Soaring in value, the Swiss franc wiped out a number of individual and institutional speculators who held contrary positions. Citigroup (NYSE: C) alone is estimated to have lost $150 million. While the Swiss National Bank had several points to drive home, the main one to be garnered from this costly episode for many is that long-term investors do not have to worry about such short-term maneuvers.
Switzerland did an admirable job in shielding its move from the investment community.
For that reason, there were epic losses for many. The final tally of the carnage will never be known. Neither will the complete rationale for the lifting of the lid by the Swiss National Bank. It could have been to preempt another round of quantitative easing by another central bank, such as the ECB. Crushing those using the Swiss franc as part of a carry trade was probably another goal: no entity likes its currency being deployed in speculative measures as it mutates the value. No matter if it is a company or a country, it wants investment from those in it for the long term.
Deterring Future Speculators
Part of the motivation could have been a show of force by Bern.
Legendary investor Jim Rogers is fond of saying that a weak currency is a sign of a weak economy, which is the sign of a weak government. The Swiss franc has surged in value since the move by the Swiss government. That hurts many Swiss companies that export as a stronger currency makes the product more expensive to foreign buyers. No one will ever associate the Swiss government with weakness after the recent move to allow the Swiss franc to float.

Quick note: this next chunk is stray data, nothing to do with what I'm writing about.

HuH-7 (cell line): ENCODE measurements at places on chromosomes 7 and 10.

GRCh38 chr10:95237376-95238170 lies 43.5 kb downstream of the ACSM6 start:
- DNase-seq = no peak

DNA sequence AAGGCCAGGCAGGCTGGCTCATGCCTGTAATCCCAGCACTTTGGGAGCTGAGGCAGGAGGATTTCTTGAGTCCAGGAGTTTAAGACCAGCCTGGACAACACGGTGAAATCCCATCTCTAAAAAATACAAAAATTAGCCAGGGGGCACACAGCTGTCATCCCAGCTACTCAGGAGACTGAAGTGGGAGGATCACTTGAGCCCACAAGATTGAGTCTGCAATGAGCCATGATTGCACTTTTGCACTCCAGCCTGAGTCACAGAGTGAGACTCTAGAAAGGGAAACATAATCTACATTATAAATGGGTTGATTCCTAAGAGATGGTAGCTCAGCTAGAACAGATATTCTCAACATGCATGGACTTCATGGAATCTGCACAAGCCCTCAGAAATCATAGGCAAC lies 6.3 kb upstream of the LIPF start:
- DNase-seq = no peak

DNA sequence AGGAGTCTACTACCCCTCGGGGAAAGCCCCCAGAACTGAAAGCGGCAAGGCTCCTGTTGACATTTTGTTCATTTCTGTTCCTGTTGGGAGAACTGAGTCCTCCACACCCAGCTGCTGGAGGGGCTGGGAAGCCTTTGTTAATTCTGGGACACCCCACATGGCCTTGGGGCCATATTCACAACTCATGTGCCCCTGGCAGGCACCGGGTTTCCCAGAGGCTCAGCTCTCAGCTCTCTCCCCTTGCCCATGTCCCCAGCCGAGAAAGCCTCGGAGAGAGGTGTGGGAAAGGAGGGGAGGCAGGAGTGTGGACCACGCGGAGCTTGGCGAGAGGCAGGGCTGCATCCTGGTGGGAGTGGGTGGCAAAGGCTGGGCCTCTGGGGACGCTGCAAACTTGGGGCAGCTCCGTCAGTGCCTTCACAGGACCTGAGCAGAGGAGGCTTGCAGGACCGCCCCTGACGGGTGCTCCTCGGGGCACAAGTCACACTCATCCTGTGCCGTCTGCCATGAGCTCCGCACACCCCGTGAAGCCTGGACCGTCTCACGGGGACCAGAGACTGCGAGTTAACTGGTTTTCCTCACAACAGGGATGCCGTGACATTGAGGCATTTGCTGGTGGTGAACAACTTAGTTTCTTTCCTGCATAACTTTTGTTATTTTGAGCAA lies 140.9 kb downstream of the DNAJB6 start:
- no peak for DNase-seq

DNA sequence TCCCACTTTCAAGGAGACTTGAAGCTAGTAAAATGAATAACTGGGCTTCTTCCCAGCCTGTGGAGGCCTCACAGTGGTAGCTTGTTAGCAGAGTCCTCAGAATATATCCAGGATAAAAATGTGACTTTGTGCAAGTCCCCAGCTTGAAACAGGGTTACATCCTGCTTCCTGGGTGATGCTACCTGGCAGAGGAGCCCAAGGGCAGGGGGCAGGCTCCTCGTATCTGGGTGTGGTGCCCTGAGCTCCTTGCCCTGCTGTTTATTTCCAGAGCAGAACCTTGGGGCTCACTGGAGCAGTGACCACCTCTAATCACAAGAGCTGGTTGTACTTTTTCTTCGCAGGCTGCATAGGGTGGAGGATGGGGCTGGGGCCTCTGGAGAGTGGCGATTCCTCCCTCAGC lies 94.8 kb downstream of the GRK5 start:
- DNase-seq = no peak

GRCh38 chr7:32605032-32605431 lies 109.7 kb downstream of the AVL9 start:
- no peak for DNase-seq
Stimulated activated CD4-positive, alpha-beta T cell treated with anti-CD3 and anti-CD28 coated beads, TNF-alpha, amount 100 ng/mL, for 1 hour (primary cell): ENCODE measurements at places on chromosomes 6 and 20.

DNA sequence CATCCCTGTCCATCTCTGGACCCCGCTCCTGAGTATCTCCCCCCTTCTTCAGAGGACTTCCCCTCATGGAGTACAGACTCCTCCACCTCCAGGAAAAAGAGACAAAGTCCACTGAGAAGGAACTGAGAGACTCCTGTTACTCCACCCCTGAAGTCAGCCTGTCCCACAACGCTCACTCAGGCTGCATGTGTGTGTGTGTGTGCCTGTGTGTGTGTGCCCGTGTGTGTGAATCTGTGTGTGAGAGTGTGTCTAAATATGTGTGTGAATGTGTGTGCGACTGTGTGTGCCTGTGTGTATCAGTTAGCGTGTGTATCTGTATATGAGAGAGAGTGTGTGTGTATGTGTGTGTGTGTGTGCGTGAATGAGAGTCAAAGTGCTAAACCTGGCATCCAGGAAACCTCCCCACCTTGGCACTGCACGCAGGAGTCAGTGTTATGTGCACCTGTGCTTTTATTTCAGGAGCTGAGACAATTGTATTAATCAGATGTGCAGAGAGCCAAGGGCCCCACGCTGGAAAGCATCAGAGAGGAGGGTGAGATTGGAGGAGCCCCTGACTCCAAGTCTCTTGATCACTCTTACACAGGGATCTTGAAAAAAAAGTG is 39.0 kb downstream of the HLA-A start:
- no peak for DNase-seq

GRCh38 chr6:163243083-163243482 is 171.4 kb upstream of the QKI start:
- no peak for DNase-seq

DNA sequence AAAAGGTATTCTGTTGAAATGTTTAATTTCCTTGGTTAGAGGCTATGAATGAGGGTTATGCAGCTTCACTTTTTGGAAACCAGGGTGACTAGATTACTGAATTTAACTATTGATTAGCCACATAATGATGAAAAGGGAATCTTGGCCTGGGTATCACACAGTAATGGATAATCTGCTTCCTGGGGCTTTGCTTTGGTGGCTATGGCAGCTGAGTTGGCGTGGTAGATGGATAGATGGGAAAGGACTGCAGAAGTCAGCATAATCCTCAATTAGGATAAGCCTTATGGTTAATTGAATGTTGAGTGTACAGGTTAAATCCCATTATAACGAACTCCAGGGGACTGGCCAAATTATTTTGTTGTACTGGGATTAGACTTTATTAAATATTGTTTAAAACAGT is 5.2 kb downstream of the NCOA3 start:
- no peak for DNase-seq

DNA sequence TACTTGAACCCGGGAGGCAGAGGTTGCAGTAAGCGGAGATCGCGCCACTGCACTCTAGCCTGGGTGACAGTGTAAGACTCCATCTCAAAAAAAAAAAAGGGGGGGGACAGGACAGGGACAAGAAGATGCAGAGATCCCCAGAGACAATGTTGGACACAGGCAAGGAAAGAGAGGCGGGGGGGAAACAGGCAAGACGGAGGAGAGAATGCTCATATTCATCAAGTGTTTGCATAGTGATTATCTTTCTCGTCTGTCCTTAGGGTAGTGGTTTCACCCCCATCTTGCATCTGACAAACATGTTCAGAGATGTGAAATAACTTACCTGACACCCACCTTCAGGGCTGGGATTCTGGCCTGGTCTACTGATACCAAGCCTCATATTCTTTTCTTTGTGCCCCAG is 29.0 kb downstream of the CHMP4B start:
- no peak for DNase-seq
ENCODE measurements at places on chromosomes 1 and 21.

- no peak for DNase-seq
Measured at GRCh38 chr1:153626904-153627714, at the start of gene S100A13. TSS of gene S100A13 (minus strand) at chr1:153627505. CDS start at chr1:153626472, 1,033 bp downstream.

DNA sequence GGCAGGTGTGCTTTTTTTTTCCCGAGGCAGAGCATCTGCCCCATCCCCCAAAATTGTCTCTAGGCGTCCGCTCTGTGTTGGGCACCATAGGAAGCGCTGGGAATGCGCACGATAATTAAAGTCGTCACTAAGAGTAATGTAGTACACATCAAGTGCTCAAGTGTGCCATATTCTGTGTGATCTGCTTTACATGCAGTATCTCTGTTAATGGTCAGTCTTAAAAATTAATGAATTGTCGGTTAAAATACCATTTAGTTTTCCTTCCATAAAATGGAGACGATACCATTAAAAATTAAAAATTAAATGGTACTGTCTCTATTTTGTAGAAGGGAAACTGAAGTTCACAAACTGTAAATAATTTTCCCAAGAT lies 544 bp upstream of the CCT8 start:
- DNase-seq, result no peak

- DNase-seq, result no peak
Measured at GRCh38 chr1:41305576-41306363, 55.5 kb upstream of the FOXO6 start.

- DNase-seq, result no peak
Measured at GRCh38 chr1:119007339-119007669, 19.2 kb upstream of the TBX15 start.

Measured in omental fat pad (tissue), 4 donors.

By doing that, the Swiss government should deter future speculators too with a sense of history.
Little Impact for Long-Term Investors
For long-term investors, though, the rise in the value of the Swiss franc will have little impact when the situation sorts itself out eventually . . . which it will.
Benjamin Graham, the founder behind the value school of investing and mentor for Warren Buffett, described speculators as those who seek to profit from the conditions of the market. Those seeking to gain from the low market price for the Swiss franc before the Swiss National Bank action did not, plain and simple.
Investors, by contrast, seek to profit from the conditions of the company, according to Graham.
That means the assets were undervalued as reflected by the price in the stock market, for a publicly traded company. Over the long term, though — based on the Efficient Market Theory, which postulates that the price of a security in financial markets reflects all the information available to the investment community — the price will rise to its fair value.
Currency fluctuations, like the recent rise of the Swiss franc, have no impact on that price level, for the long term, isolating investors from the machinations of the foreign exchange markets.
Jonathan Yates does not have any positions in any of the securities mentioned in this article.
This article is brought to you courtesy of Jonathan Yates from Wyatt Research.